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Michael Lloyd
7-Aug-2016, 18:51
I printed 10 Pt/Pd prints today. Same exposure time. Same drop schedule. Same paper. Same developer. A few of them came out pretty flat. They look like there wasn't enough sensitizer on the paper. The common denominator for the 4 bad ones is the time between coating and printing. I think I rushed it. I don't have a print/paper dryer so I put them in a light tight paper storage box and put that in my vehicle (It's hot here) for a few hours. The problem with that is that the sheets aren't separated and they don't dry very fast. They felt damp but I elected to expose them anyway :confused: I need to put the dollars per in^2 for a pt/pd print in big letters somewhere...

Here's a scan one of the 4 images

http://wildlightimagingstudio.com/img/s3/v8/p2077301987-5.jpg

Vaughn
7-Aug-2016, 19:27
Yep -- moisture content affects the outcome!

Michael Lloyd
7-Aug-2016, 19:44
Well shoot. I figured that was it. That's what I get for rushing a process that should not be rushed.

Question- I use 11x14 trays. Today was the first time that I have made Pd/Pt prints at home (post workshop). The process went fine except for the last 4 that I rushed (won't ever do that again). My tray setup was as follows. Does it sound about right, too many, right chemical, wrong. I think I had to much water in the clearing trays.:

T1- Developer: About 3/4 of a QT of Potassium Oxalate give or take a little. Heated to 110F. We didn't heat the developer at the workshop but I like the warmer tone. Does heating it change anything else?
T2- 1 gallon of water with 1oz of Muriatic Acid. This tray was just water in the workshop.
T3- Water. 1 gallon
T4- Kodak Hypo Clear. 1qt stock to 1 gallon of water
T5- Kodak Hypo Clear. 1qt stock to 1 gallon of water
T6- Kodak Hypo Clear. 1qt stock to 1 gallon of water
T7- Water, 1 gallon
T8- Water, 1 gallon

Erik Larsen
7-Aug-2016, 20:30
I always do a test strip when starting a new printing session as my exposure times are never the same from day to day even with the same negative. I don't have a contrast change though?

That's a lot of trays! I use one tray and dump from tray back into appropriate bottle. If I were you I would switch to citric acid and use that as your first two clearing baths and hca for the last if you wish. Citric acid is cheap. A gallon might be excessive, I use a liter and change when first bath gets cloudy, use second bath as first and make up a new batch of citric acid for the new second batch. I wash with a tray siphon. You'll find a good working routine as you progress, everyone has there little quirks that work for them.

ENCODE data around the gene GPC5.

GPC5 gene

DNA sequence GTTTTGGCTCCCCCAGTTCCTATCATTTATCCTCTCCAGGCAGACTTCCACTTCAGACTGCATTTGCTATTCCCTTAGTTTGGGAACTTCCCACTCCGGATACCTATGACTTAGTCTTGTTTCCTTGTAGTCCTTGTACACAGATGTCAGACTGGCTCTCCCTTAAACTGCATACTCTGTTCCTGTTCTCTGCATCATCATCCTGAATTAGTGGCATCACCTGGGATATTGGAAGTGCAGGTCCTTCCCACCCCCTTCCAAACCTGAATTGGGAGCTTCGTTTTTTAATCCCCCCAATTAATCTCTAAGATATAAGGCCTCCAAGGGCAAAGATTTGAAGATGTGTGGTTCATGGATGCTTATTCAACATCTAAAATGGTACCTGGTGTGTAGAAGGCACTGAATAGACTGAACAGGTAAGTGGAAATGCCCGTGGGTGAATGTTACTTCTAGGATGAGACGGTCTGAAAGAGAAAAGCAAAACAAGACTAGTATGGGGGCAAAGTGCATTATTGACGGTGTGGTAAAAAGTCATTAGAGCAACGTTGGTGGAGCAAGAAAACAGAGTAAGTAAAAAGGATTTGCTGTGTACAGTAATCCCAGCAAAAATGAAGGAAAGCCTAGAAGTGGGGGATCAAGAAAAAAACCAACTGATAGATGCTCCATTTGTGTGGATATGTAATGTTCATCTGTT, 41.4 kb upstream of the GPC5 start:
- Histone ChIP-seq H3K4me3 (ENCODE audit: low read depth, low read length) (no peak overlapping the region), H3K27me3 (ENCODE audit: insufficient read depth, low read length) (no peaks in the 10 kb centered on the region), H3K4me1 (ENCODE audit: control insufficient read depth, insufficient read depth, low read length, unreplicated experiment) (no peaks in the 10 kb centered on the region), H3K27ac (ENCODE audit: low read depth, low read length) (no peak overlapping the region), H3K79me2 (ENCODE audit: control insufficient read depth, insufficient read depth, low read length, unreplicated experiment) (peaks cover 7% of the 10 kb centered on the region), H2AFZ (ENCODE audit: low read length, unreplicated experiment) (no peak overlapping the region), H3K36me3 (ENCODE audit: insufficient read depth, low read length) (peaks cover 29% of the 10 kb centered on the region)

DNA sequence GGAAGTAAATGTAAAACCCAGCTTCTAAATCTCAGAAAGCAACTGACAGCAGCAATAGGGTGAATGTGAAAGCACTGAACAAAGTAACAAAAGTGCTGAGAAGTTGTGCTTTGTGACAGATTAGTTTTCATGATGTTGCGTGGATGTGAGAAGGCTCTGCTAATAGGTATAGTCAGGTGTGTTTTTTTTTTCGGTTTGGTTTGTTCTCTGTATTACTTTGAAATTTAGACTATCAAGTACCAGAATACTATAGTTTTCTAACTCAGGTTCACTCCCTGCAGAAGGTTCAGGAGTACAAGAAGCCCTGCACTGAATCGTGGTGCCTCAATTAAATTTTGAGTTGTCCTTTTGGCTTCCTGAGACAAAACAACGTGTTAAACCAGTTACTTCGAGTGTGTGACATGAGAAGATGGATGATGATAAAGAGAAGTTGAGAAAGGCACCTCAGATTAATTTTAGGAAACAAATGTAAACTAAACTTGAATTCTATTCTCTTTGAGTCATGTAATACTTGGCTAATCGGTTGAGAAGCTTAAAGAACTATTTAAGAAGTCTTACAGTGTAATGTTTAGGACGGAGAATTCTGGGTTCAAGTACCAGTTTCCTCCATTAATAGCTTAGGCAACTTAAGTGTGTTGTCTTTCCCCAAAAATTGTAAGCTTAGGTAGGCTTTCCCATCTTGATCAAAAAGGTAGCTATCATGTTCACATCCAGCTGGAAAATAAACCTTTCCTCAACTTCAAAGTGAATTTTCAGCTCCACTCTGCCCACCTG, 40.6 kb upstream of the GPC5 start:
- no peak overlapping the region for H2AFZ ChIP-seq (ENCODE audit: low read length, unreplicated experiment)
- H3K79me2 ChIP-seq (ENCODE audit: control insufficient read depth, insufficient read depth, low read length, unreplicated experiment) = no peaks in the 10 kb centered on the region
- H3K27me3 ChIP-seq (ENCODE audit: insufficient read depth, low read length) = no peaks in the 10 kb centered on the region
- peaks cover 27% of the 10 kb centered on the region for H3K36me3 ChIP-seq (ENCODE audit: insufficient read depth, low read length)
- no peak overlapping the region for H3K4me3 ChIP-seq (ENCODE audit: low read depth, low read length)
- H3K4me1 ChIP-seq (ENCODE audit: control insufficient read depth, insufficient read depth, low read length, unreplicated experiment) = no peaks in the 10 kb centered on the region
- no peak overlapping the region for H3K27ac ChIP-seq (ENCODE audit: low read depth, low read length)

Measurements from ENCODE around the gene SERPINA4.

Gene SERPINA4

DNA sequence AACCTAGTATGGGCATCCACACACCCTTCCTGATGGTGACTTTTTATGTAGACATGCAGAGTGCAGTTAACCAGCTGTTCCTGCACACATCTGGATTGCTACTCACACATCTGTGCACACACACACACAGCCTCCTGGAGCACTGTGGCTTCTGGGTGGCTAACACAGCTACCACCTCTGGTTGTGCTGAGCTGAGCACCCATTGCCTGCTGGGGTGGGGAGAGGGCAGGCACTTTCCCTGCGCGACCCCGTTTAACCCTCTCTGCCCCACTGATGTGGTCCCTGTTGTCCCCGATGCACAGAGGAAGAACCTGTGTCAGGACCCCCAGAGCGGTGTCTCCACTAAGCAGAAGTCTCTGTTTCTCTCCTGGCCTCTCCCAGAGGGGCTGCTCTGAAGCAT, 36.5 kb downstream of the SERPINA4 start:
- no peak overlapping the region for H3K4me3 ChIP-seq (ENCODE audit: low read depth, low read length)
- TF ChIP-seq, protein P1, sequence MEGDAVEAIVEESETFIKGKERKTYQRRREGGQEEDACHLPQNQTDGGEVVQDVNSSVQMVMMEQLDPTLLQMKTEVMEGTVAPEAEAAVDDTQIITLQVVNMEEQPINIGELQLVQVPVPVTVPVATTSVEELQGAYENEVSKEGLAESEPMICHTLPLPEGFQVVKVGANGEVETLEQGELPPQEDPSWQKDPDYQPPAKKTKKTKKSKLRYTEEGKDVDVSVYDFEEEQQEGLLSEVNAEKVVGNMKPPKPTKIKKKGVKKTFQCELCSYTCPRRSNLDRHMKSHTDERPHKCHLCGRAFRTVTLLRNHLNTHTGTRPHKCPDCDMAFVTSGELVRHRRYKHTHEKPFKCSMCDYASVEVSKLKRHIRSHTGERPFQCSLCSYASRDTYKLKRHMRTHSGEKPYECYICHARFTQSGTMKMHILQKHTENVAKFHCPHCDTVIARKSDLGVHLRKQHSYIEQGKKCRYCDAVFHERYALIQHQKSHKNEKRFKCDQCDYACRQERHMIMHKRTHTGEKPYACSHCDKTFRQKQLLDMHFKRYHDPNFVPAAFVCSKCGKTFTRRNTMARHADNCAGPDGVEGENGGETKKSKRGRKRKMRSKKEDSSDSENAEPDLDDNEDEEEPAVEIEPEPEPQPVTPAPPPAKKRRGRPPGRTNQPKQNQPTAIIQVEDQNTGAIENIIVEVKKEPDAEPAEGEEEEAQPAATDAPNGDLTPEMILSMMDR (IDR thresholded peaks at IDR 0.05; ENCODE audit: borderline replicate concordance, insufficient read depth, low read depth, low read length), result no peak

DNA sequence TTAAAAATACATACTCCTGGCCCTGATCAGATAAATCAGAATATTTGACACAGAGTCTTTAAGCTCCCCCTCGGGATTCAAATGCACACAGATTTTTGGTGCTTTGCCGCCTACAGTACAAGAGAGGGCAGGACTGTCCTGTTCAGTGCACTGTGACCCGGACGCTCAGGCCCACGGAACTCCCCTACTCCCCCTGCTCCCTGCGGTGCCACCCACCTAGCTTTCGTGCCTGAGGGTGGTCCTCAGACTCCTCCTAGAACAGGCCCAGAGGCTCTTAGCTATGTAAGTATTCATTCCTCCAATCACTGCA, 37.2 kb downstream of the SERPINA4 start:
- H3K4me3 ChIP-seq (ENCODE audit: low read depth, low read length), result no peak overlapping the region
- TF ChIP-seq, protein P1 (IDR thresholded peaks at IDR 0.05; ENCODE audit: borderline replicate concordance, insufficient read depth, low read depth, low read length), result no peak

Vaughn
7-Aug-2016, 23:27
What Eric said, only I use one bath Citric acid and two of HCA and EDTA. The HCA you use is the same dilution I use, with a Tablespoon of EDTA added. But as long as the prints clear, you're gold.

I prefer to coat and hang up the paper with a fan on them for a couple hours (usually around 60% relative humidity). Then put them in a box and work from the box. I rarely use a test strip. The first print usually lets me know where to go next...and sometimes I even hit it right the first time!

bob carnie
8-Aug-2016, 05:45
I do not heat the developer ever.

I keep the room 70degree and 55% humidity at all times.

I am going to change my first bath as per Vaughn post in another thread.

Michael Lloyd
8-Aug-2016, 06:47
Thanks for all the posts


That's a lot of trays!
Yes it is... they take up a lot of space and use a lot of water. But, having all of the trays lets me develop more than one print at a time. At one time I had 4 prints at various stages.
A gallon is too much. I couldn't rock a tray without spilling it every now and then. I used a 1.5 liters of developer and that seemed about right for a 12x16 tray.


Test strip- Out of 10 prints there were none that had exposure issues and those 4 were still damp when I put them in the frame. Lessons learned. I'm pretty happy with the Edwards Engineering exposure box. I've tested it twice and both times the best exposure time was 4:30. It's new and in time that will change. I'd love to have something with a vacuum frame but what I have works



That's a lot of trays!
Yes it is... they take up a lot of space and use a lot of water. But, having all of the trays lets me develop more than one print at a time. At one time I had 4 prints at various stages.
A gallon is too much. I couldn't rock a try without spilling it every now and then. I used a 1.5 liters of developer and that seemed about right for a 12x16 tray.


But as long as the prints clear, you're gold.

They looked clear to me by the first hypo clear bath. In the workshop we used Dev 2:30, Water 3:00, Water 3:00, Hypo 5:00, Hypo 5:00, Hypo 5:00, Water 10:00, Water 10:00



I do not heat the developer ever.

I keep the room 70degree and 55% humidity at all times.

I don't think I'll heat it anymore either. I didn't spill any of it when I dumped the tray back and I lost 1/2 a quart. I assume that it was mostly water and that changes the composition of the developer. Room temp was 76F and 55% humidity